Also, I would like to say that while this is an easy introduction to Slitherlink, it is definitely a nicely designed, fun to solve puzzle even for experienced solvers. Well-made “easy” puzzles get under-appreciated, I think.

      • TheSubro says:

        I too have crested the big 4-0, actually I turn 49 in June. I may get thrown out of the club around here any day now (“Logan’s Run” comes to mind). I certainly appreciate the fact that you and I are probably well above the age of the average puzzler and that may be a factor. The good news is that this also probably keeps our minds young.

        I must admit that I too default back to using too many X’s along the way as guidelines, and that may be a factor I had not considered.

        The one thing I have come to appreciate too is that some people that do this stuff just see “the whole board” better than others, and that must be a factor as well. Thanks for chiming in though.


      • Avatar photo drsudoku says:

        There are definitely elements of manual dexterity that come into play in solving puzzles fast. Another is what I’ll call “look ahead” ability — having your eyes scanning a little bit even as your pencil is marking the 03 clue.

        I find a big difference between online and paper times (I only ever practice speed on paper and my trackball timing is very bad). I too have tried to redraw some of the loops knowing the answers in the winning time on Croco-puzzle and have not been able to do it.

        • Para says:

          Online solves are far more helped my dexterity though I think as there’s general more need to be very accurate. You won’t accidentally place an extra line segment, colour the wrong square or hit the wrong number on paper, but it’s easily done in online applets.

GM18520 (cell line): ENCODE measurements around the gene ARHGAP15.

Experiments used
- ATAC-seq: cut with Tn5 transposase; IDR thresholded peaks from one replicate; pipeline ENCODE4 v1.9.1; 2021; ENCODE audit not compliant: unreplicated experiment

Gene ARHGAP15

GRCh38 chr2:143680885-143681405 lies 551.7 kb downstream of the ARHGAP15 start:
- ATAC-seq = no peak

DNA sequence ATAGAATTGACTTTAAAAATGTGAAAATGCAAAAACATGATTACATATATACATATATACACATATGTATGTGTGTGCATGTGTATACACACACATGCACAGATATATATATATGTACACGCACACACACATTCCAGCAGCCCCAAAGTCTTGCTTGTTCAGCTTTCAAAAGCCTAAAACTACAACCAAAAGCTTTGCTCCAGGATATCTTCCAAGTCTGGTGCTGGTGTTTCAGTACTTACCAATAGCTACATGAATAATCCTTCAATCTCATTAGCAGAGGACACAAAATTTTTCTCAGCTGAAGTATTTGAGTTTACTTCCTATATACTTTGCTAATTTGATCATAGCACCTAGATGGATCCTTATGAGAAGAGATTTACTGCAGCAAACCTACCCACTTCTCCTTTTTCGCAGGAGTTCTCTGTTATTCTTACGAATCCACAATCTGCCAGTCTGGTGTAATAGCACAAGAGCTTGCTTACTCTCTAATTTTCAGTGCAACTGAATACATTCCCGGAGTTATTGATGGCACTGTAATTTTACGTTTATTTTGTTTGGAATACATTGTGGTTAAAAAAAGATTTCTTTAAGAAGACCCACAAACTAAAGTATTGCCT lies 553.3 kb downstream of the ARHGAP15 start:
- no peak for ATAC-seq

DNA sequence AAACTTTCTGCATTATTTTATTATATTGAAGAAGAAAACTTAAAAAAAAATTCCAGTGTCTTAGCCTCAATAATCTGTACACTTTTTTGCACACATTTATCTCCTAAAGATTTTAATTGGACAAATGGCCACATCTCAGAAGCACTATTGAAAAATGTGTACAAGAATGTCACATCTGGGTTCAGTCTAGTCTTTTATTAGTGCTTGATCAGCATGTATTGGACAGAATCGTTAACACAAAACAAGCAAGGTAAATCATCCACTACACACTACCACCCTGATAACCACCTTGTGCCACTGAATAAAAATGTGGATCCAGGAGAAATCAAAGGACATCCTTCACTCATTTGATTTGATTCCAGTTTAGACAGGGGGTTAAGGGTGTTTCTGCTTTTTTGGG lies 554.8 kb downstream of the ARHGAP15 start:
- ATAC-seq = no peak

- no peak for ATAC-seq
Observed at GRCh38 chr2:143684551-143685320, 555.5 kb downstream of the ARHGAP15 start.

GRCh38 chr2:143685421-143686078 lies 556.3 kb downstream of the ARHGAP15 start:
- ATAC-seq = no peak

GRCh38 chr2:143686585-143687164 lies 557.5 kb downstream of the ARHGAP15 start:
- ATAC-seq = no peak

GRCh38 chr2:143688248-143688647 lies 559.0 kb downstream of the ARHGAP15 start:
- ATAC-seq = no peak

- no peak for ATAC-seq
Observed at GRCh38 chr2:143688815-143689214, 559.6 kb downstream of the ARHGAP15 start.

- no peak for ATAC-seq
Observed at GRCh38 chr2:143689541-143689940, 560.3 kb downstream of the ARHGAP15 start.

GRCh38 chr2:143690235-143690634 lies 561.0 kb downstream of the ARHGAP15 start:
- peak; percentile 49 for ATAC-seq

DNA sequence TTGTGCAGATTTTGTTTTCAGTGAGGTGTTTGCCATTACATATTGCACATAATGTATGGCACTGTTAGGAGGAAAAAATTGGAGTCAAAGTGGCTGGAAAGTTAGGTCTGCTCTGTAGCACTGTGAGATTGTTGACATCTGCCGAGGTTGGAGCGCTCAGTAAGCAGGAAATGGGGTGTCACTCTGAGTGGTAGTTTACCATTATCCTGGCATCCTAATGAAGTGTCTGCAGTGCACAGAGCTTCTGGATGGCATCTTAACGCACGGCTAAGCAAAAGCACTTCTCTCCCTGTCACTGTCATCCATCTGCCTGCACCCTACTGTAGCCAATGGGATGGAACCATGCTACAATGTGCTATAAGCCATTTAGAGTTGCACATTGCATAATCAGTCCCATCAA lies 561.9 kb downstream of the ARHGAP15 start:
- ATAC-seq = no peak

• Scott Handelman says:

        Jeez Louise, Jack, your response is pretty much an exact duplicate of my assessment of my own puzzle ability: slow at Slitherlink because I overmark the grid, slow at Sudoku in general, fast at puzzles like Masyu. No wonder we tied at USPC this year…I’m getting the sense that you’re my puzzle doppelganger.

        • TheSubro says:

          Let me add to this humorous post by mentioning something that I have not been able to share with anyone (cause no one would care or understand) since August … I hate both of you (Jack and Scott).

          I scored 145 on the USPC and the two of you scored 146s. You two tied for the top 25, and in turn kept me out of it. (Mine was unofficial as I was unable to do it when the official competition ran, but in my head I knew that was my goal and I failed because of your 1 point better scores).

          But, there is always next year (although Scott, you are much younger than me (and Jack) and have a few more good years left in your tank).


        • Scott Handelman says:

          I was about to ask how you know how old I am, but I guess my picture is right there next to my name.

  • TheSubro says:

    My old eyes can’t see that little picture, even with my reading glasses on (another handicap that no one cares about).

    The internet is a powerful tool though. Your website at the school where you teach math implies your age. Jack, by the way, is also a math teacher, so … other than the age thing you two may have in fact been separated at birth.